“He is a fine friend. He stabs you in the front.”
-Leonard Louis Levinson
ACTUAL “CASE HISTORY”: For three years Peggy had been employed by a large Denver-based wholesale pharmaceutical distributor. She was the Senior Vice President of Sales, and managed a team of 14 Regional Sales Managers.
When Peggy was hired, she was presented with a simple one-page Offer Letter that welcomed her to the company, and laid out the basic terms of her hiring: her title, salary, benefits and start date. The Offer Letter also noted that she would have to provide proof of her right to work in the U.S., and that she would have to undergo a pre-employment physical exam. There was also some wording that said she would always need to comply with the company’s Employee Guidebook, the Code of Conduct, and the Policies Manual, and that each document was available for her to read on the company website. Everything seemed quite “standard.” Peggy signed the Offer Letter, without giving it much thought. It seemed to her to be just “basic stuff.”
As part of a company restructuring three years later, in February, Peggy’s position was eliminated, and she was laid off. She wasn’t overly concerned about it, though, for three reasons: First, her skills were highly marketable; in her industry they were in great demand. In fact, she was frequently contacted by recruiters trying to hire her away. Getting a new job in her field should not take much time. Second, according to the company’s compensation plan, Peggy was due a Commissions Override from the previous fiscal year of almost $150,000, which would serve as a nice “cushion” between jobs. Third, according to the company Severance Plan, Peggy was due a minimum of six months’ severance and benefit continuation. Despite her being laid off, there didn’t seem to be any “dark clouds” on Peggy’s horizon. Or so Peggy thought.
When Peggy was told by her supervisor and HR that she was being laid off, she was given a Severance Agreement, which she sent to our office for review as a prelude to her upcoming telephone consultation with us. When we read it, right away we noticed three big problems in the Severance Agreement, and shared them with her:
A. Peggy was offered only four weeks of severance, not the six months she expected.
B. There was no mention of her getting paid the $150,000 Commissions Override she had earned.
C. Worst of all, it said that Peggy had previously agreed not to work in her industry for 12 months after her departure.
To say Peggy was crestfallen would be a gross understatement. Peggy retained our firm’s services to look into what she thought “had to be wrong.” We contacted her company’s Human Resources Director, and this is what we learned about each of the three big problems we detected:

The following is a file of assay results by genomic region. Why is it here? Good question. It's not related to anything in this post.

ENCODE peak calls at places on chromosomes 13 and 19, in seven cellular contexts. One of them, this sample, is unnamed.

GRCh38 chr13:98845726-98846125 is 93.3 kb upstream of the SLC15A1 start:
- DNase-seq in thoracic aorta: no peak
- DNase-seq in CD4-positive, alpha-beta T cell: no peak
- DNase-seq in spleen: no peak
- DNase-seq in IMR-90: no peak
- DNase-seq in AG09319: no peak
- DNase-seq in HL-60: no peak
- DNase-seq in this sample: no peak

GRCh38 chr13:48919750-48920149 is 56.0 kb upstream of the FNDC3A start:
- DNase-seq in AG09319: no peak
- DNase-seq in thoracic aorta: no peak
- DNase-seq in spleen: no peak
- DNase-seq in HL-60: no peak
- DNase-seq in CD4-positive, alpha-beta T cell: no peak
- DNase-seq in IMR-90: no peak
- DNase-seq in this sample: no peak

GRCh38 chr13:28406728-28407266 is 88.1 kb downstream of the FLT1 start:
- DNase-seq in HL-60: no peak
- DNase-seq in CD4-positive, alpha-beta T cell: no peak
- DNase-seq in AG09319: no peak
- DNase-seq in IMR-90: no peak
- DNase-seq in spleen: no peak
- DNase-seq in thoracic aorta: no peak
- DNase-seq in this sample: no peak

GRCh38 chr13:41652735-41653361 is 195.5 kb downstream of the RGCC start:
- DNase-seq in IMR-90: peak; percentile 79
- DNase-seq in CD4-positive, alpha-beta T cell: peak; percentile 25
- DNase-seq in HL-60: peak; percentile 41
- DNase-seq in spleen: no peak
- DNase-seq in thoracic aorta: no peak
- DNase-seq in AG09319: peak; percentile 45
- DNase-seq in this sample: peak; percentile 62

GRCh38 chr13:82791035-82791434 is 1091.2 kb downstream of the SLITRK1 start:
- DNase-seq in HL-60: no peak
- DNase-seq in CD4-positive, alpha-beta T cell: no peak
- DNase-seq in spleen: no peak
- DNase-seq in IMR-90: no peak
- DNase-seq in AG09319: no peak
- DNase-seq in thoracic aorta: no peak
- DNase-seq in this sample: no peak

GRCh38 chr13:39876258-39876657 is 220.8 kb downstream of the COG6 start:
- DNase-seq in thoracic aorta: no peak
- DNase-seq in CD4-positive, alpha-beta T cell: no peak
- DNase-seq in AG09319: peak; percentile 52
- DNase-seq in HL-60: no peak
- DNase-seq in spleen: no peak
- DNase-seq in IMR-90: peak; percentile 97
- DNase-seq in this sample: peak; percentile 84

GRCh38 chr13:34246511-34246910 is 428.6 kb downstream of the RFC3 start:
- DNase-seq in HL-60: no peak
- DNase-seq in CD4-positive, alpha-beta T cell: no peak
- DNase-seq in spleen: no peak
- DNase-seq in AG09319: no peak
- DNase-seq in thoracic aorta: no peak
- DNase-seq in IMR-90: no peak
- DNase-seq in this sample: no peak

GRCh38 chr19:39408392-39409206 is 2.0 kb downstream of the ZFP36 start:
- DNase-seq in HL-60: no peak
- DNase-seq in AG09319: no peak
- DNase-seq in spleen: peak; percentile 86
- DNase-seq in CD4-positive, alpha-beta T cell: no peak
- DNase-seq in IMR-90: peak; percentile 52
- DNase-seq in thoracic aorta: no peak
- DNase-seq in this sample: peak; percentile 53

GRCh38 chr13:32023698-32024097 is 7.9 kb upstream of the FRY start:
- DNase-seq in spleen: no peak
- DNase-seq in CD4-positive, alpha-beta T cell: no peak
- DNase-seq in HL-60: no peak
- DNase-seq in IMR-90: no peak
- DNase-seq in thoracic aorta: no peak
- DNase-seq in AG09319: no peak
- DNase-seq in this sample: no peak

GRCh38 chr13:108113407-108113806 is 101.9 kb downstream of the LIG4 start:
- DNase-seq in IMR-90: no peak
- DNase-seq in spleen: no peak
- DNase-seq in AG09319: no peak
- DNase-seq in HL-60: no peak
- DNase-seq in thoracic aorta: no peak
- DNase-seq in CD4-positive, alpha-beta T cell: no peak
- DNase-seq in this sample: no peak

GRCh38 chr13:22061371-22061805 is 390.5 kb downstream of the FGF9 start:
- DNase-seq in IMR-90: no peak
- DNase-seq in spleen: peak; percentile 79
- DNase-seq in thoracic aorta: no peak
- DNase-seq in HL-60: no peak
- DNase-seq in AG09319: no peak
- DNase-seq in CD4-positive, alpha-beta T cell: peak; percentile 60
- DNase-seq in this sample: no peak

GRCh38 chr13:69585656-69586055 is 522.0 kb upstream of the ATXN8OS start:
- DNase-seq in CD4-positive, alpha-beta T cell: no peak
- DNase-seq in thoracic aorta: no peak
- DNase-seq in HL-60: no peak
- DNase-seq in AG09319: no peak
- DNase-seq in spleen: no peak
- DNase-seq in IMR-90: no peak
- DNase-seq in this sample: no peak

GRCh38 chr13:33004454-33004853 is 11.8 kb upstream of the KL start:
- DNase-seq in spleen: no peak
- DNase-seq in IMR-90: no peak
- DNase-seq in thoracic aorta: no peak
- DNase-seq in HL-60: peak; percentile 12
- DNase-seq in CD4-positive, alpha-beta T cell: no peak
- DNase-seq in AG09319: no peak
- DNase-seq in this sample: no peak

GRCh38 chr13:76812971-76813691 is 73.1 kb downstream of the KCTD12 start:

A. As to Peggy’s severance, the company’s Policies Manual, at page 78, was very clear: the company was entitled to modify any of its benefit plans, including its Severance Plan, without prior notice. It seems that, in accordance with the Policies Manual, which was considered a part of Peggy’s Offer Letter, the company had done just that: without notice to employees, reduced severance amounts.
B. As to Peggy’s Commissions Override, the company’s Employee Guidebook, at page 92, was very clear: any employee who left the company “for any reason” prior to the date Commission Override checks were distributed would not receive one. It seems the Employee Guidebook, which was considered a part of Peggy’s Offer Letter, had ended up denying Peggy her Commissions Override.
C. As to Peggy’s freedom to work at a new job in the industry, the company’s Code of Conduct, at page 41, was very clear: every employee who signed an Offer Letter and was an officer of the company was considered to have agreed to a non-competition clause, by which they agreed not to work in the wholesale pharmaceutical industry for one year. It seems that, the company’s Code of Conduct, which was considered a part of Peggy’s Offer Letter, made it near impossible for her to accept a job for a competing company.
By a process called “incorporation by reference,” over 170 pages of the company’s (A) Policies Manual, (B) Employee Guidebook, and (C) Code of Conduct, all became part of Peggy’s one-page Offer Letter. What initially seemed like “basic stuff” ended up becoming “toxic stuff” to Peggy’s finances and career. While we were able to negotiate a reduction of the “damage” done to Peggy’s finances and career, she still suffered considerably by failing to beware of documents that became a part of her offer letter – and, hence, her life – through “incorporation by reference.”